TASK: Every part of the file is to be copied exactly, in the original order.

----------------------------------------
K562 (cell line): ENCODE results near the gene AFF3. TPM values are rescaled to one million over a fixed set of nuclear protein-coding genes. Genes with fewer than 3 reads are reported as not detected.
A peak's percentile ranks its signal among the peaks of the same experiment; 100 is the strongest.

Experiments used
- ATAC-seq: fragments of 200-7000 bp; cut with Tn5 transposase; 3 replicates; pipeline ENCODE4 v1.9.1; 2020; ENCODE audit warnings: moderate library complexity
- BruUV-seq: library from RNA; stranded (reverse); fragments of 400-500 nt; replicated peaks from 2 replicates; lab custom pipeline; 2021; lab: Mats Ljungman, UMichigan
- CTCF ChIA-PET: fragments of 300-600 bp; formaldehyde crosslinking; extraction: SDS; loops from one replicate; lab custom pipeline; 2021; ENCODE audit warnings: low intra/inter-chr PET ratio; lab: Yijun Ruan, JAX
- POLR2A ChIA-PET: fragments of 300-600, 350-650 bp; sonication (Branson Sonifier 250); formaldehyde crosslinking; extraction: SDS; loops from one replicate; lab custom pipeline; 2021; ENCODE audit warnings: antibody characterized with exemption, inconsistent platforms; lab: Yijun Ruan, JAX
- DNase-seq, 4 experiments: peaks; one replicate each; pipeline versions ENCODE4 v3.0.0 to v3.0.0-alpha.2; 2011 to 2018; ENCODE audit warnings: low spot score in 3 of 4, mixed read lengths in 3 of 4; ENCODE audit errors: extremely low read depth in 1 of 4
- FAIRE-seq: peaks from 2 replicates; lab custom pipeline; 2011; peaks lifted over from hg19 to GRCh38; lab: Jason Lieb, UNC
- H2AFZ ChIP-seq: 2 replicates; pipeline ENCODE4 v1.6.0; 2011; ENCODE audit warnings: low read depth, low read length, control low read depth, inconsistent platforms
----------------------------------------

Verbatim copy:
K562 (cell line): ENCODE results near the gene AFF3. TPM values are rescaled to one million over a fixed set of nuclear protein-coding genes. Genes with fewer than 3 reads are reported as not detected.
A peak's percentile ranks its signal among the peaks of the same experiment; 100 is the strongest.

Experiments used
- ATAC-seq: fragments of 200-7000 bp; cut with Tn5 transposase; 3 replicates; pipeline ENCODE4 v1.9.1; 2020; ENCODE audit warnings: moderate library complexity
- BruUV-seq: library from RNA; stranded (reverse); fragments of 400-500 nt; replicated peaks from 2 replicates; lab custom pipeline; 2021; lab: Mats Ljungman, UMichigan
- CTCF ChIA-PET: fragments of 300-600 bp; formaldehyde crosslinking; extraction: SDS; loops from one replicate; lab custom pipeline; 2021; ENCODE audit warnings: low intra/inter-chr PET ratio; lab: Yijun Ruan, JAX
- POLR2A ChIA-PET: fragments of 300-600, 350-650 bp; sonication (Branson Sonifier 250); formaldehyde crosslinking; extraction: SDS; loops from one replicate; lab custom pipeline; 2021; ENCODE audit warnings: antibody characterized with exemption, inconsistent platforms; lab: Yijun Ruan, JAX
- DNase-seq, 4 experiments: peaks; one replicate each; pipeline versions ENCODE4 v3.0.0 to v3.0.0-alpha.2; 2011 to 2018; ENCODE audit warnings: low spot score in 3 of 4, mixed read lengths in 3 of 4; ENCODE audit errors: extremely low read depth in 1 of 4
- FAIRE-seq: peaks from 2 replicates; lab custom pipeline; 2011; peaks lifted over from hg19 to GRCh38; lab: Jason Lieb, UNC
- H2AFZ ChIP-seq: 2 replicates; pipeline ENCODE4 v1.6.0; 2011; ENCODE audit warnings: low read depth, low read length, control low read depth, inconsistent platforms